In much the same way, if the wild fish sector doesn’t hear about potential solutions to the current problems, then they can’t be considered.
When it comes to wild fish mortality, we are surprised how little interest the wild fish sector shows in the work of Jens Christian Holst. This former researcher from Norway’s Institute of Marine Research believes that the underlying problem for wild salmon is that since the late 1960’s ICES have taken a very cautious approach to the management of herring and mackerel stocks in the North East Atlantic. These stocks have grown in size well beyond the official estimates and are simply hoovering up all the food in salmon’s traditional feeding grounds. They are even eating their way through the salmon stock as well. Jens Christian believes that this is why grilse have now largely disappeared from Scottish rivers. Instead, those salmon that can avoid being eaten and become large enough to turn on their predators become the very large multi-winter salmon that are returning to Scottish waters.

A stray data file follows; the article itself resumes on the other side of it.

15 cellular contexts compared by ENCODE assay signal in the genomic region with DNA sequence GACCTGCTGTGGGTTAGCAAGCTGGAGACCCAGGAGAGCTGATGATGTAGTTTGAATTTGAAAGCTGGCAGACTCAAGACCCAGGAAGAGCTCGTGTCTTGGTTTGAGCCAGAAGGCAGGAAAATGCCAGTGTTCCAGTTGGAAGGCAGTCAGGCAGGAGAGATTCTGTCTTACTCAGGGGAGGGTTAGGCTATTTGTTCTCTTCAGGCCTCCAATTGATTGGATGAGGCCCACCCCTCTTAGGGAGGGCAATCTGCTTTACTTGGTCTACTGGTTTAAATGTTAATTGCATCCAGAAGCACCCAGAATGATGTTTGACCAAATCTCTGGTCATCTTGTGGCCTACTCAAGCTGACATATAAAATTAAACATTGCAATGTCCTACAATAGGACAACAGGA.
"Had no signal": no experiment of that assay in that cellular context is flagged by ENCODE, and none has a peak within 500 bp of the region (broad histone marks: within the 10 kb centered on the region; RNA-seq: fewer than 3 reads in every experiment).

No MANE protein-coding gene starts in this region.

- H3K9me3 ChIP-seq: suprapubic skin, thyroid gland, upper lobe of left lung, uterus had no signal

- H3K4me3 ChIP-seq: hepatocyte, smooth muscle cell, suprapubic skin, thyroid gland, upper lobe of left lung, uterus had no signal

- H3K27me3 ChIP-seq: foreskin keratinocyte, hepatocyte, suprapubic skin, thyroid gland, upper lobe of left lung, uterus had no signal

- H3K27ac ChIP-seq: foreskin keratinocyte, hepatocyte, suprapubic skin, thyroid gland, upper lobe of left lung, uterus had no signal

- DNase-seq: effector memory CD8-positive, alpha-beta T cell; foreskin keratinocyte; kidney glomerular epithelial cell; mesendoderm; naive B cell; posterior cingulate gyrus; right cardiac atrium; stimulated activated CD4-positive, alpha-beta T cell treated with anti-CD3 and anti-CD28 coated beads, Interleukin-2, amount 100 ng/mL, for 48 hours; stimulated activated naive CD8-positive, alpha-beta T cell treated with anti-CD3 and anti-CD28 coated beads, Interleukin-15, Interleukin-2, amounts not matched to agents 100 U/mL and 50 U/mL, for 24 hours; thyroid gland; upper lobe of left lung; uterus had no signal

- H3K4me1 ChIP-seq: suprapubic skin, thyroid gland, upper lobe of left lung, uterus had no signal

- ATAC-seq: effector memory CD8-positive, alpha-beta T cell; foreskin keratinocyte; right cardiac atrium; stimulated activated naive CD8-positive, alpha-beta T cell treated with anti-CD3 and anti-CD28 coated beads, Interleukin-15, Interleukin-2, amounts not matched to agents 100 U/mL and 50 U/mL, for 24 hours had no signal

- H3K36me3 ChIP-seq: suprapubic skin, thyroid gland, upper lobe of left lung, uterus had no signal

The solution is that wild salmon organisations such as NASCO should be asking ICES to revaluate herring and mackerel stock levels and to increase quota levels to manage the stock to more reasonable levels that allow food stocks to develop so that migrating salmon have food to eat.
At the same time, there is more the wild sector can do at home. The River Carron Restoration project, another success story largely ignored by the wild fish sector has shown that increasing the number of smolts leaving a river can increase the number of fish returning. Unfortunately, the wild fish sector has talked themselves into believing that hatcheries do more damage than good, probably because they don’t like spending money on something that they think should occur naturally. They should be talking to Dr Bob Kindness about his work, but they won’t.